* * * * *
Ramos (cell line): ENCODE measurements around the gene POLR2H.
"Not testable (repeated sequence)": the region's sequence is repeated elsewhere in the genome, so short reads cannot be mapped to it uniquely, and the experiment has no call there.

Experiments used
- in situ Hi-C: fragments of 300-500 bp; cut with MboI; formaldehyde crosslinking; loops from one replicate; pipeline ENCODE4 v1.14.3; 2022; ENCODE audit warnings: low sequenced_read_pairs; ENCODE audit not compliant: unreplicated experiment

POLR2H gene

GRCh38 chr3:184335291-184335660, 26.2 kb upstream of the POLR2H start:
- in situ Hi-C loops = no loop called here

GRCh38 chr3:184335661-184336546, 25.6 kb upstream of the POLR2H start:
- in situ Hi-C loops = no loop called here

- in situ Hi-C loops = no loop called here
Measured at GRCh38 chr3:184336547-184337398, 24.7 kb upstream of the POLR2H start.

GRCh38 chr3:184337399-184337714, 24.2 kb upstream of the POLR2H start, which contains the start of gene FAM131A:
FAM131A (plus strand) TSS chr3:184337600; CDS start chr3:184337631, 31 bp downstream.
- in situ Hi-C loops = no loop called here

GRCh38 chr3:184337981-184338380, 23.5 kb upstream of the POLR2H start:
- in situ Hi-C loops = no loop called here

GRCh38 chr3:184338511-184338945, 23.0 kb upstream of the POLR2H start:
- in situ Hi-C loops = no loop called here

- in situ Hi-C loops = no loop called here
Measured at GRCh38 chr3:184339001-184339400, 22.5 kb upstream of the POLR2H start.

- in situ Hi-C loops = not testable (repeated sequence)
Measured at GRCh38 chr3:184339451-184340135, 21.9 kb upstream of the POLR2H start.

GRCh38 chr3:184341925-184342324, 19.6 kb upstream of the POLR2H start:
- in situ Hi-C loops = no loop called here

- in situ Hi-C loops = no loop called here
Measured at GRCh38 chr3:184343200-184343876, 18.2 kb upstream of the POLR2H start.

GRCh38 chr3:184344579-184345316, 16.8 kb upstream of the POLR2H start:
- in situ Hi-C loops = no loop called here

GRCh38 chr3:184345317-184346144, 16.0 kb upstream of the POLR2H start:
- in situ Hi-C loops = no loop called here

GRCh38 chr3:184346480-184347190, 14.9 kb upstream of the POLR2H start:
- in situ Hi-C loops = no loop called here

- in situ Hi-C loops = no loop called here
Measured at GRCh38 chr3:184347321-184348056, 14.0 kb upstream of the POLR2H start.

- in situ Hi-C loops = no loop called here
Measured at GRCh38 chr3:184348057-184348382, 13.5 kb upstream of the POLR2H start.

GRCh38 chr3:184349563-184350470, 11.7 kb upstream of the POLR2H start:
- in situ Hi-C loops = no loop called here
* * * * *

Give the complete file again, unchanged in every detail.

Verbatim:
Ramos (cell line): ENCODE measurements around the gene POLR2H.
"Not testable (repeated sequence)": the region's sequence is repeated elsewhere in the genome, so short reads cannot be mapped to it uniquely, and the experiment has no call there.

Experiments used
- in situ Hi-C: fragments of 300-500 bp; cut with MboI; formaldehyde crosslinking; loops from one replicate; pipeline ENCODE4 v1.14.3; 2022; ENCODE audit warnings: low sequenced_read_pairs; ENCODE audit not compliant: unreplicated experiment

POLR2H gene

GRCh38 chr3:184335291-184335660, 26.2 kb upstream of the POLR2H start:
- in situ Hi-C loops = no loop called here

GRCh38 chr3:184335661-184336546, 25.6 kb upstream of the POLR2H start:
- in situ Hi-C loops = no loop called here

- in situ Hi-C loops = no loop called here
Measured at GRCh38 chr3:184336547-184337398, 24.7 kb upstream of the POLR2H start.

GRCh38 chr3:184337399-184337714, 24.2 kb upstream of the POLR2H start, which contains the start of gene FAM131A:
FAM131A (plus strand) TSS chr3:184337600; CDS start chr3:184337631, 31 bp downstream.
- in situ Hi-C loops = no loop called here

GRCh38 chr3:184337981-184338380, 23.5 kb upstream of the POLR2H start:
- in situ Hi-C loops = no loop called here

GRCh38 chr3:184338511-184338945, 23.0 kb upstream of the POLR2H start:
- in situ Hi-C loops = no loop called here

- in situ Hi-C loops = no loop called here
Measured at GRCh38 chr3:184339001-184339400, 22.5 kb upstream of the POLR2H start.

- in situ Hi-C loops = not testable (repeated sequence)
Measured at GRCh38 chr3:184339451-184340135, 21.9 kb upstream of the POLR2H start.

GRCh38 chr3:184341925-184342324, 19.6 kb upstream of the POLR2H start:
- in situ Hi-C loops = no loop called here

- in situ Hi-C loops = no loop called here
Measured at GRCh38 chr3:184343200-184343876, 18.2 kb upstream of the POLR2H start.

GRCh38 chr3:184344579-184345316, 16.8 kb upstream of the POLR2H start:
- in situ Hi-C loops = no loop called here

GRCh38 chr3:184345317-184346144, 16.0 kb upstream of the POLR2H start:
- in situ Hi-C loops = no loop called here

GRCh38 chr3:184346480-184347190, 14.9 kb upstream of the POLR2H start:
- in situ Hi-C loops = no loop called here

- in situ Hi-C loops = no loop called here
Measured at GRCh38 chr3:184347321-184348056, 14.0 kb upstream of the POLR2H start.

- in situ Hi-C loops = no loop called here
Measured at GRCh38 chr3:184348057-184348382, 13.5 kb upstream of the POLR2H start.

GRCh38 chr3:184349563-184350470, 11.7 kb upstream of the POLR2H start:
- in situ Hi-C loops = no loop called here